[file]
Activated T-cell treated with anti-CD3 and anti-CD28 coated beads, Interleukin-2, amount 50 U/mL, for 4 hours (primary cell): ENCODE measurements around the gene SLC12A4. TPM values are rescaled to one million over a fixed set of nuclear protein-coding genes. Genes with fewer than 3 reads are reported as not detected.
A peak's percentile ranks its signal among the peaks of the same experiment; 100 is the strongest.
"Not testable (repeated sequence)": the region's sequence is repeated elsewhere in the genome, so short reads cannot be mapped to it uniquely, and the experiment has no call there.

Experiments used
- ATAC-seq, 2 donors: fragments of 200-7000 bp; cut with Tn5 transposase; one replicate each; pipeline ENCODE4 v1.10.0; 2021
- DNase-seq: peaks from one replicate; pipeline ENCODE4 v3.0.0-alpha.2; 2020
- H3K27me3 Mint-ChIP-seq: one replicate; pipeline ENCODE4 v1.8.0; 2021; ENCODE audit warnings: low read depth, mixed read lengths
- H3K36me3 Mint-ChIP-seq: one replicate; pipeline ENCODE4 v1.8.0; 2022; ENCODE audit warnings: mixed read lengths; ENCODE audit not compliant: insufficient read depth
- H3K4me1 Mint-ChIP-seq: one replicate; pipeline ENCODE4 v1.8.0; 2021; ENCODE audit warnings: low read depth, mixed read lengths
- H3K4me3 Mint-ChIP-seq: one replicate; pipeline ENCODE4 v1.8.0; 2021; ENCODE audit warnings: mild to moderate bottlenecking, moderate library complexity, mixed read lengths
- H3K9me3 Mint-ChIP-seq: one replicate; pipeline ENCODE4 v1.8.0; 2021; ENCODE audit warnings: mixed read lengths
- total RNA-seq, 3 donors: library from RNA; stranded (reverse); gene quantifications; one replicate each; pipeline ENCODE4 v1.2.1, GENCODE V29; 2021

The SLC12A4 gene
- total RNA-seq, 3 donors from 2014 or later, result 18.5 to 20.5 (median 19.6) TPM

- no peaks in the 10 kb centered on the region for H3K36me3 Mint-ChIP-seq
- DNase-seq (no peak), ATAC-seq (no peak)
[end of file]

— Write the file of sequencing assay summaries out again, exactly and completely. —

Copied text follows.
Activated T-cell treated with anti-CD3 and anti-CD28 coated beads, Interleukin-2, amount 50 U/mL, for 4 hours (primary cell): ENCODE measurements around the gene SLC12A4. TPM values are rescaled to one million over a fixed set of nuclear protein-coding genes. Genes with fewer than 3 reads are reported as not detected.
A peak's percentile ranks its signal among the peaks of the same experiment; 100 is the strongest.
"Not testable (repeated sequence)": the region's sequence is repeated elsewhere in the genome, so short reads cannot be mapped to it uniquely, and the experiment has no call there.

Experiments used
- ATAC-seq, 2 donors: fragments of 200-7000 bp; cut with Tn5 transposase; one replicate each; pipeline ENCODE4 v1.10.0; 2021
- DNase-seq: peaks from one replicate; pipeline ENCODE4 v3.0.0-alpha.2; 2020
- H3K27me3 Mint-ChIP-seq: one replicate; pipeline ENCODE4 v1.8.0; 2021; ENCODE audit warnings: low read depth, mixed read lengths
- H3K36me3 Mint-ChIP-seq: one replicate; pipeline ENCODE4 v1.8.0; 2022; ENCODE audit warnings: mixed read lengths; ENCODE audit not compliant: insufficient read depth
- H3K4me1 Mint-ChIP-seq: one replicate; pipeline ENCODE4 v1.8.0; 2021; ENCODE audit warnings: low read depth, mixed read lengths
- H3K4me3 Mint-ChIP-seq: one replicate; pipeline ENCODE4 v1.8.0; 2021; ENCODE audit warnings: mild to moderate bottlenecking, moderate library complexity, mixed read lengths
- H3K9me3 Mint-ChIP-seq: one replicate; pipeline ENCODE4 v1.8.0; 2021; ENCODE audit warnings: mixed read lengths
- total RNA-seq, 3 donors: library from RNA; stranded (reverse); gene quantifications; one replicate each; pipeline ENCODE4 v1.2.1, GENCODE V29; 2021

The SLC12A4 gene
- total RNA-seq, 3 donors from 2014 or later, result 18.5 to 20.5 (median 19.6) TPM

- no peaks in the 10 kb centered on the region for H3K36me3 Mint-ChIP-seq
- DNase-seq (no peak), ATAC-seq (no peak)